Voice and silence--the power of voice and the repression involved in silencing dissident women, alternative masculinities, political opposition, marginal sexualities, hybrid identities, and minority locations--are important parts of Hayes's story. How do we study silences given the marginalization one must assume is always present in the dominant narrative? It often requires engagement with these sorts of texts (fiction and poetry). Indeed, the book (like the novels and other texts it engages) fundamentally challenges some of the artificial divisions between fact and fiction, novel and memoir, history and memory, the real and the imagined. It also acknowledges the emancipatory possibilities of speaking and exposing what is queer, or marginal and dissident, in all experiences and histories. I would argue that such a project can only work if it avoids imposing a new disciplining and unifying framework and if it addresses the multiple dimensions of inequality and privilege, which Hayes deftly accomplishes.
As someone whose Middle East research and teaching has not significantly focused on the Maghreb, the book highlighted for me the artificiality of regional conglomeration (theoretically, empirically, culturally, and politically) that defines the "Middle East" as from Morocco to Iran. I leave arbitration and debate to the literature scholars of the region, but issues of hybridity, marginality, and queerness within the nation may be more relevant to post-colonial Maghrebian literature than they are to (colonial and postcolonial) Levantian literature, for example. Or they may be relevant in different ways. I am not sure. Below, I discuss in more detail a number of chapters in Queer Nations.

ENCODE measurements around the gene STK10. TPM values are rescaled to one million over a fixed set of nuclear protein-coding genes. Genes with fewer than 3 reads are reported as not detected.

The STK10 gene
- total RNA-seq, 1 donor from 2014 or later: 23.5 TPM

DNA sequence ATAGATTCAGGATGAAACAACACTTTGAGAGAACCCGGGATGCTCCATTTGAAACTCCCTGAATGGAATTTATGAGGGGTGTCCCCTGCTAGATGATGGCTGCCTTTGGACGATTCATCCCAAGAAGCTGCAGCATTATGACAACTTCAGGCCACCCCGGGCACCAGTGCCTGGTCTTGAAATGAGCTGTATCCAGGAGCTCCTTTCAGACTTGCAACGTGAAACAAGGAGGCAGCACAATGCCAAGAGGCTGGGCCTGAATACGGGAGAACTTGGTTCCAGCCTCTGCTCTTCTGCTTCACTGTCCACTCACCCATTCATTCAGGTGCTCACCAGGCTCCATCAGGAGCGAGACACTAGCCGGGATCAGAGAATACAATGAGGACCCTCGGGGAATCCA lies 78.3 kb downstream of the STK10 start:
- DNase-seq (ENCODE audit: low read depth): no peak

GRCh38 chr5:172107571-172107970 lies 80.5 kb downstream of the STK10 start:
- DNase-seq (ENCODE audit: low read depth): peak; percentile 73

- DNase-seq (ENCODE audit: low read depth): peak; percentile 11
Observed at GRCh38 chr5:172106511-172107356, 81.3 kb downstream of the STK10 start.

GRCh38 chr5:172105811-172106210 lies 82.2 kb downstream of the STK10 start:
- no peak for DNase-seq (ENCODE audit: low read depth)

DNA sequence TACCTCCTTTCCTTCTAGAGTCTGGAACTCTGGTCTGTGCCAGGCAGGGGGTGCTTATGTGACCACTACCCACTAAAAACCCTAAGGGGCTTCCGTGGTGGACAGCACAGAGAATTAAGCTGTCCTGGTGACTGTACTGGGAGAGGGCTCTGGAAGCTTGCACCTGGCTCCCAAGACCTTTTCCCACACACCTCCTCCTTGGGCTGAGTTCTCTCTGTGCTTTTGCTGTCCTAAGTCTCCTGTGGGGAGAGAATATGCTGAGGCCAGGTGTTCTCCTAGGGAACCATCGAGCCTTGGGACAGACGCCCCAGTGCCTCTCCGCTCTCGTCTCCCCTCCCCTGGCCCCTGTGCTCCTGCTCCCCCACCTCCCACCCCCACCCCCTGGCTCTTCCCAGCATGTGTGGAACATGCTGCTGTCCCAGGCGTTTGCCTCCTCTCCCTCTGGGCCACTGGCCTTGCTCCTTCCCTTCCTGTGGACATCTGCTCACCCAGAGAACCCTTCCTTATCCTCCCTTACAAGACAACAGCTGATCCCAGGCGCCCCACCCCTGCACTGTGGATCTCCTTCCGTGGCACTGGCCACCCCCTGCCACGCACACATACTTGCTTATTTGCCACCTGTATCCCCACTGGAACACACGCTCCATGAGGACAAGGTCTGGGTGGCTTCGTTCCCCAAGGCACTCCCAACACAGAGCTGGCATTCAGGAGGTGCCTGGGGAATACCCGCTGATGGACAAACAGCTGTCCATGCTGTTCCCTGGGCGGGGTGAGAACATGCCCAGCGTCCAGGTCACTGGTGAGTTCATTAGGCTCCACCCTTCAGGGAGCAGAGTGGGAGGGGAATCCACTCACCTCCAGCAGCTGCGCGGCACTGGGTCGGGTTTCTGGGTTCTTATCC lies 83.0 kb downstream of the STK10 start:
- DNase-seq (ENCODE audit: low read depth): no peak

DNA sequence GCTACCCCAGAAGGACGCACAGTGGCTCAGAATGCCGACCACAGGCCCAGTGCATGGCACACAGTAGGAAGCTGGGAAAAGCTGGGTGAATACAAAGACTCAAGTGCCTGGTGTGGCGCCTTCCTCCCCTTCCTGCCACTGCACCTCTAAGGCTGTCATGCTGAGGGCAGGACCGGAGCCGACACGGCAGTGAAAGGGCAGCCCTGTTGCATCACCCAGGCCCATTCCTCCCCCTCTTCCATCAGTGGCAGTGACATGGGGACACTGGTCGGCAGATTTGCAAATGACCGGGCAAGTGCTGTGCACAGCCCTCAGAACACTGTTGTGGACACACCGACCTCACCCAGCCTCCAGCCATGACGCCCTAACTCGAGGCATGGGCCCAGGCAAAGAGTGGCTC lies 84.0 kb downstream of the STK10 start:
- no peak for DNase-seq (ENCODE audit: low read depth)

In "Reading and Tourism," Hayes recognizes the ways in which the Arabian has often been a place for European appropriation and "Orientalist fantasies, sexual and other" (p. 25). He also, however, highlights how homophobia is part of anti-Orientalist critiques of sexual tourism that "trope homosexuality as essentially exploitative" (p. 26) and fail to notice or decry the link between colonialism and the consolidation of compulsory heterosexuality in the metropole and the colonies. In "Moha the Theory Machine," Hayes uses the work of Tahar Ben Jelloun to demonstrate the ways in which an ostensibly mad character who resists attempts to control him, Moha, speaks for the sexually, politically, socio-economically, religiously, ethnically, and gender marginalized in post-colonial Morocco. Moha also speaks the words of and verbally jousts with the colonizers, patriarchs, post-colonial economic elites, and nationalists who would silence, physically erase, or imprison the marginal. Using Moha, Ben Jelloun illustrates that both colonial elites and post-colonial nationalist elites view women's dissidence, feminism, as a menace (pp. 56- 57). By speaking of that which is subordinated and exists at the margins, Moha insists on the hybridity and polyvocality of the Maghreb and refuses the binaries of colonizer versus Nationalist and masculine versus feminine. Moha represents the issues and people in a society and history that can never be fully repressed--they are there, always threatening to speak.